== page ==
The first chapter of Spindle’s End (2000) is one of the most beautiful pieces of prose ever written. The first time I read it I wanted to hug it close and wrap it around me and live in it forever. I wanted to read it aloud to people. I didn’t much want to go on and read the second chapter. The problem with wonderful lush poetic prose is that it doesn’t always march well with telling a story. The requirements of writing like that and the requirements of having a plot don’t always mesh. Spindle’s End is almost too beautiful to read. It’s like an embroidered cushion that you want to hang on the wall rather than put on a chair. Look, it goes like this:
The magic in that land was so thick and tenacious that it settled over the land like chalk dust and over floors and shelves like slightly sticky plaster dust. (Housecleaners in that country earned unusually good wages.) If you lived in that country you had to descale your kettle of its encrustation of magic at least once a week, because if you didn’t you might find yourself pouring hissing snakes or pond slime into your teapot instead of water. (It didn’t have to be anything scary or unpleasant like snakes or slime—magic tended to reflect the atmosphere of the place in which it found itself—but if you want a cup of tea a cup of lavender and gold pansies or ivory thimbles is unsatisfactory.)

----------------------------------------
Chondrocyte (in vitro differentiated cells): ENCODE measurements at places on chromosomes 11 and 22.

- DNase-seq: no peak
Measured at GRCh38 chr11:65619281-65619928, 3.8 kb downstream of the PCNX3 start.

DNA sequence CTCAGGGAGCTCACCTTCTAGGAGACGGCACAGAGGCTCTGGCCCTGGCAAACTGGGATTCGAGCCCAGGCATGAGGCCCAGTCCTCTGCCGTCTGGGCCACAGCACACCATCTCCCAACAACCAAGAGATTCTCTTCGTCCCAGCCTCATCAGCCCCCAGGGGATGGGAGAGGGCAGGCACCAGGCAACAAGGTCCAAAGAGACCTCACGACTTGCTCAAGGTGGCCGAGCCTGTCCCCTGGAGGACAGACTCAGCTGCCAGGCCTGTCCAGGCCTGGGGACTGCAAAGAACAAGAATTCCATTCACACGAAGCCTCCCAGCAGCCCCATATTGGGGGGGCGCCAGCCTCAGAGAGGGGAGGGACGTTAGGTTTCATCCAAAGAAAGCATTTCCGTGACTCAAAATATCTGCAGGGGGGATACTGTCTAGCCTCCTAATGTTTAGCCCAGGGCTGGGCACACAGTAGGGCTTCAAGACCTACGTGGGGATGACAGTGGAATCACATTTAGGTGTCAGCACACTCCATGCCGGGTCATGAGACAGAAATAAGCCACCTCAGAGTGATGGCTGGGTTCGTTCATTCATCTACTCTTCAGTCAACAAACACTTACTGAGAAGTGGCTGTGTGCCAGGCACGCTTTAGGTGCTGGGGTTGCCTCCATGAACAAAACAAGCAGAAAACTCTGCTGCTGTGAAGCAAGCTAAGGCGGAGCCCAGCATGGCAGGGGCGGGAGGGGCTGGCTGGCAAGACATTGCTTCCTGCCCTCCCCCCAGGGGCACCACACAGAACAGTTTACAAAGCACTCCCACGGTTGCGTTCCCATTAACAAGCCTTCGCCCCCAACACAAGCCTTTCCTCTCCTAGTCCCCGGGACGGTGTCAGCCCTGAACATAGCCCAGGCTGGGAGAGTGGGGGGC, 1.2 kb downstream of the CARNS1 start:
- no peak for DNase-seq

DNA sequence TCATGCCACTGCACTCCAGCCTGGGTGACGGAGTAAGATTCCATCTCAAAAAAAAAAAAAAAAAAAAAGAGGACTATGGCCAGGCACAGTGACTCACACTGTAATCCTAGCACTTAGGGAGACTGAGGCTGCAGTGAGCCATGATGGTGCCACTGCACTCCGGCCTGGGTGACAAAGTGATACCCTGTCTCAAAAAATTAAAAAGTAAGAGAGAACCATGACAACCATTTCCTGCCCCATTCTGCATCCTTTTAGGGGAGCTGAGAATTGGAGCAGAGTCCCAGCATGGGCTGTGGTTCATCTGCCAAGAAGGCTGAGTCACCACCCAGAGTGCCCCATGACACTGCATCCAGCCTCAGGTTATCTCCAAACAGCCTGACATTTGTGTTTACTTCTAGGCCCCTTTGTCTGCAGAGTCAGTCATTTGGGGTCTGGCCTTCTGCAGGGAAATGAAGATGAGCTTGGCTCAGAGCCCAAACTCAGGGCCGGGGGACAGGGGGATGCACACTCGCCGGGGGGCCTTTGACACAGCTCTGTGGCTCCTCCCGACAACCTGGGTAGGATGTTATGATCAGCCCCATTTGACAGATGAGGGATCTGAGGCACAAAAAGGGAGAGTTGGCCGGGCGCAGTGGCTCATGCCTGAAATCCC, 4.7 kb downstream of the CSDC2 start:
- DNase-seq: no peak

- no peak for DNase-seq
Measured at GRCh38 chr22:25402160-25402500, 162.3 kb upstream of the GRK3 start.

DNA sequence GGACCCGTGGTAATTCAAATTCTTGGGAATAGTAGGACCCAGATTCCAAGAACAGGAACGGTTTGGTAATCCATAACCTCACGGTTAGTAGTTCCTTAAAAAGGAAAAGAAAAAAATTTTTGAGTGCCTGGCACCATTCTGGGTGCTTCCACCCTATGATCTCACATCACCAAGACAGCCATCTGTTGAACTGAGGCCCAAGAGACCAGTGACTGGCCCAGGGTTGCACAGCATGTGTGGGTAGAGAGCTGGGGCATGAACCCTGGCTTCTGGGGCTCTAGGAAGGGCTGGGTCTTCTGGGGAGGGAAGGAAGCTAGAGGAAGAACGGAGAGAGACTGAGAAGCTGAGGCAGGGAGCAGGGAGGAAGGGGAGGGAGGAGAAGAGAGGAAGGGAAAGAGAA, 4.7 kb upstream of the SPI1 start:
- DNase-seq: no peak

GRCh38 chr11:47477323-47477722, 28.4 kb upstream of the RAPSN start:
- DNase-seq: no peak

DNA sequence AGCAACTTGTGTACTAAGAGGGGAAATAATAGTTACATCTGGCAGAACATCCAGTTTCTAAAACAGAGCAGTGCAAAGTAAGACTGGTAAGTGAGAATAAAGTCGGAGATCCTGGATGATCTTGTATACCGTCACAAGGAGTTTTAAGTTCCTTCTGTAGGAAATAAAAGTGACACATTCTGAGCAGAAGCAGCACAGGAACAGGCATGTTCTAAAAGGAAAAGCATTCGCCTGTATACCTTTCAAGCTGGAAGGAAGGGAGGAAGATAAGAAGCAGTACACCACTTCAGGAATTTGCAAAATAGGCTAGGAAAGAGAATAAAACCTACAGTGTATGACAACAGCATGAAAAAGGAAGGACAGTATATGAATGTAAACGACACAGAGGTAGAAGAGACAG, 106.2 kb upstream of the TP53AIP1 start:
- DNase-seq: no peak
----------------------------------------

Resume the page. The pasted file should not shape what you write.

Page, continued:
I read it when it came out, and I kept thinking about re-reading it, completing my read of it, to talk about here. Sometimes I got as far as picking it off the shelf, but I never actually read it again until now, because when I thought about actually reading those gorgeous sentences I felt tired and as if I wasn’t ready to make that much effort again yet.
This is a fairy tale retelling in a very high magic world—well, a very high magic country in a world that includes Damar and the countries in which Deerskin takes place. The Queen comes from the Deerskin country, and at one point the characters think of the story of Aerin from The Hero and the Crown. This is a relatively normal thing for a writer to do, linking all the books into one universe, but it’s slightly problematic here because this means it’s also a world that has The Blue Sword in its future, and when you start thinking about how this works and fits together the answer is that it doesn’t. This is a high magic country where you can pour pansies out of your kettle and royal marriages work the way they work in fairytales and it doesn’t need to border on places that are much more realistic.